The Scottish Government is working with the other administrations to explore how deposit return and producer responsibility schemes can form a coherent system that incentivises recycling and ensures producers and retailers take responsibility for the materials and products they put onto the market. As part of that, the Scottish Government is open to exploring whether the schemes should be co-ordinated across the UK or whether certain features of them should operate on a UK-wide basis.
Producer responsibility is an important and well established principle. The EU's Circular Economy Strategy sets out that producer responsibility systems should capture 100% of the net economic cost of dealing with packaging waste. As set out in our Making Things Last strategy for a circular economy, we are considering the role producer responsibility can play more widely in improving the design, disposal and recycling of materials including packaging. This is an issue on which the expert panel will be asked to give a view.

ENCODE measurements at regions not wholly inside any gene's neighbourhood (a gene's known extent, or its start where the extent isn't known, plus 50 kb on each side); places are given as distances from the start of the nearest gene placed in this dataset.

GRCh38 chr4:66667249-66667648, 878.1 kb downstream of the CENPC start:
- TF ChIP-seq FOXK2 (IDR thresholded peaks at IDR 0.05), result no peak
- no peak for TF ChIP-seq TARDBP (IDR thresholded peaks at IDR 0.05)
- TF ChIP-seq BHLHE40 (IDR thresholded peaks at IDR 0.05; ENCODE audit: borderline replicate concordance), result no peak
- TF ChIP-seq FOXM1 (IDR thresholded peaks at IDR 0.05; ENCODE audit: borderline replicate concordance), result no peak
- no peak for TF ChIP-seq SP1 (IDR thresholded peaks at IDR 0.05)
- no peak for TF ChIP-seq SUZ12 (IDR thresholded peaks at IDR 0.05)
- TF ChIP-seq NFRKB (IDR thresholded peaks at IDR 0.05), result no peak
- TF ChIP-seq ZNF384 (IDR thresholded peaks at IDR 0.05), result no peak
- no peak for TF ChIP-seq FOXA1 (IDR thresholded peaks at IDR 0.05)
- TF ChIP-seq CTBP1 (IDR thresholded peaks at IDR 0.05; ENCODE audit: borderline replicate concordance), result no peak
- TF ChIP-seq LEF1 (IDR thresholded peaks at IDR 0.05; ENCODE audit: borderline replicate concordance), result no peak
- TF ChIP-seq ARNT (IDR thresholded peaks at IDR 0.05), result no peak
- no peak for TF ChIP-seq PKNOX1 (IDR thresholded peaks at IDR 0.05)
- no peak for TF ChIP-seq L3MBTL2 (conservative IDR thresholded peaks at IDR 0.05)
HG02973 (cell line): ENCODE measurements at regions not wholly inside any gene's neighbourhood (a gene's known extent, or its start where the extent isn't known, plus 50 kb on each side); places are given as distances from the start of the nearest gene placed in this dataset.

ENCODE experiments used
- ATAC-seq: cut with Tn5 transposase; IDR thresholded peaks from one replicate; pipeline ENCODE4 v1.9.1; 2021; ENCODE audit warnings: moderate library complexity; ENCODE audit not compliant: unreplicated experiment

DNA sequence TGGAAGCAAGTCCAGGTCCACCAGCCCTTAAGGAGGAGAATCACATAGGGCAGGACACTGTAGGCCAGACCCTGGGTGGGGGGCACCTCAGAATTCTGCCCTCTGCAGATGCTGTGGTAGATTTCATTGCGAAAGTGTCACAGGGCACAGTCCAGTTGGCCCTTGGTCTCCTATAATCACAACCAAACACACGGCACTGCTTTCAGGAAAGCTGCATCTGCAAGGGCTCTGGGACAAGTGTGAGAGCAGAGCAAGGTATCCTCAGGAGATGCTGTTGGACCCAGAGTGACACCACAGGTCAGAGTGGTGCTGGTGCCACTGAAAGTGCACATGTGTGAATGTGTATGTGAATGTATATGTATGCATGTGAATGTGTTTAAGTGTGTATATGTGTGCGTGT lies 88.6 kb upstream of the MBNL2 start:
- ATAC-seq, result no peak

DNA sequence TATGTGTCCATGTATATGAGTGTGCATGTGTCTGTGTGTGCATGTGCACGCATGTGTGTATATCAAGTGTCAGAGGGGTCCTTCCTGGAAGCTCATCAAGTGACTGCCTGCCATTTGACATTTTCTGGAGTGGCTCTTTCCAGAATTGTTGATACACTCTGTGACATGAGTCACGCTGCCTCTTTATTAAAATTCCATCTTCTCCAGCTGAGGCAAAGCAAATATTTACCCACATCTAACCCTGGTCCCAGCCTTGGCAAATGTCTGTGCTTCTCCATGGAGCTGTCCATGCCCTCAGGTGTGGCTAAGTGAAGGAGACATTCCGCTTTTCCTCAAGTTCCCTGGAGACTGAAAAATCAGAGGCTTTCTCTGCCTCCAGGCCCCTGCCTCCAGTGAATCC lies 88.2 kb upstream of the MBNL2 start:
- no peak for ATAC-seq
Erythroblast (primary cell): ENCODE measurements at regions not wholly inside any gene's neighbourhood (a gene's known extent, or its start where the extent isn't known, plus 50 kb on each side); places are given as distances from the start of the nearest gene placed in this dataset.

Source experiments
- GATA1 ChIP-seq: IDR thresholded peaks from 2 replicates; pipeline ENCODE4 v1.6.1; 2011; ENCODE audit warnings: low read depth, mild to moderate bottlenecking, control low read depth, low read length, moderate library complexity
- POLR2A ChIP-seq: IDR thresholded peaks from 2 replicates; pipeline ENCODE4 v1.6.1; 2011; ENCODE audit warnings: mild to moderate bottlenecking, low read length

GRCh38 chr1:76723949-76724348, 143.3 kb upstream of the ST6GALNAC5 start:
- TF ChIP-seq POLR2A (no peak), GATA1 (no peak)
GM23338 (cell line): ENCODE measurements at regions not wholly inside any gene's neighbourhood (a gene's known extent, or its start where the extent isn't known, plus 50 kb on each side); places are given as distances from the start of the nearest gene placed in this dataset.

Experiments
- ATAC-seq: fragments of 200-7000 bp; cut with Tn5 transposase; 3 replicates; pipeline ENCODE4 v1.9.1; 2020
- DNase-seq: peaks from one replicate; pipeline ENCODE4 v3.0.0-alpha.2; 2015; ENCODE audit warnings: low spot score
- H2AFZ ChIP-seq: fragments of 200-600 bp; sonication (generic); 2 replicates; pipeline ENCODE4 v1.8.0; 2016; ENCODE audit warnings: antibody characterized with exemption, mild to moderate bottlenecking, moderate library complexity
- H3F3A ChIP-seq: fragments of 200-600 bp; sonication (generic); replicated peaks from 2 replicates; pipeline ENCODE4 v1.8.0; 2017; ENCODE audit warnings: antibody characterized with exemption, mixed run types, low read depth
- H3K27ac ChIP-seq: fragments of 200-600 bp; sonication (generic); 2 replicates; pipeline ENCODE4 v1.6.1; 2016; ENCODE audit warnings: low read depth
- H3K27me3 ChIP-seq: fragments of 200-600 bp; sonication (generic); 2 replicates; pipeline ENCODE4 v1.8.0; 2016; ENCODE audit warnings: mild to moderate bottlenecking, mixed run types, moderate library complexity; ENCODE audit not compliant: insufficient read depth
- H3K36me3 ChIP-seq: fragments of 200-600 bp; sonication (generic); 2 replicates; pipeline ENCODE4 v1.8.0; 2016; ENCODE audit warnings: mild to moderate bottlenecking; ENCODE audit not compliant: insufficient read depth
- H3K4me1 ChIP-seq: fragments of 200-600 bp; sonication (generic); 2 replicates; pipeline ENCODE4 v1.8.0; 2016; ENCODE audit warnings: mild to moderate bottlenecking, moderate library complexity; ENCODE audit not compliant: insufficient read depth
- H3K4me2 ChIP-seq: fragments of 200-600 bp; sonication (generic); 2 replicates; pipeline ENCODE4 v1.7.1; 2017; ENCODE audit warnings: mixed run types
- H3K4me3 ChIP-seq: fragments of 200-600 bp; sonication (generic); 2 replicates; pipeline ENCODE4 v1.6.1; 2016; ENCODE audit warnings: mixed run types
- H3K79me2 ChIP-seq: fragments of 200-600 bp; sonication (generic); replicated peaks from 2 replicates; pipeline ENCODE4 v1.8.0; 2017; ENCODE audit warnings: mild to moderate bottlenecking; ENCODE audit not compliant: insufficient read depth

The Scottish Government and other administrations across the UK are considering how to reform the producer responsibility system in light of the EU's Circular Economy Strategy.
For drinks containers, we believe this means viewing a well designed deposit return scheme as an efficient and effective way of delivering producer responsibility for those materials covered by the scheme. A number of European countries already use producer responsibility to encourage drinks producers to be part of the deposit return scheme. This can be done through a mechanism that places a levy or fee on material that is not recycled, making being part of a deposit return scheme and using containers subject to the scheme a cheaper alternative for producers.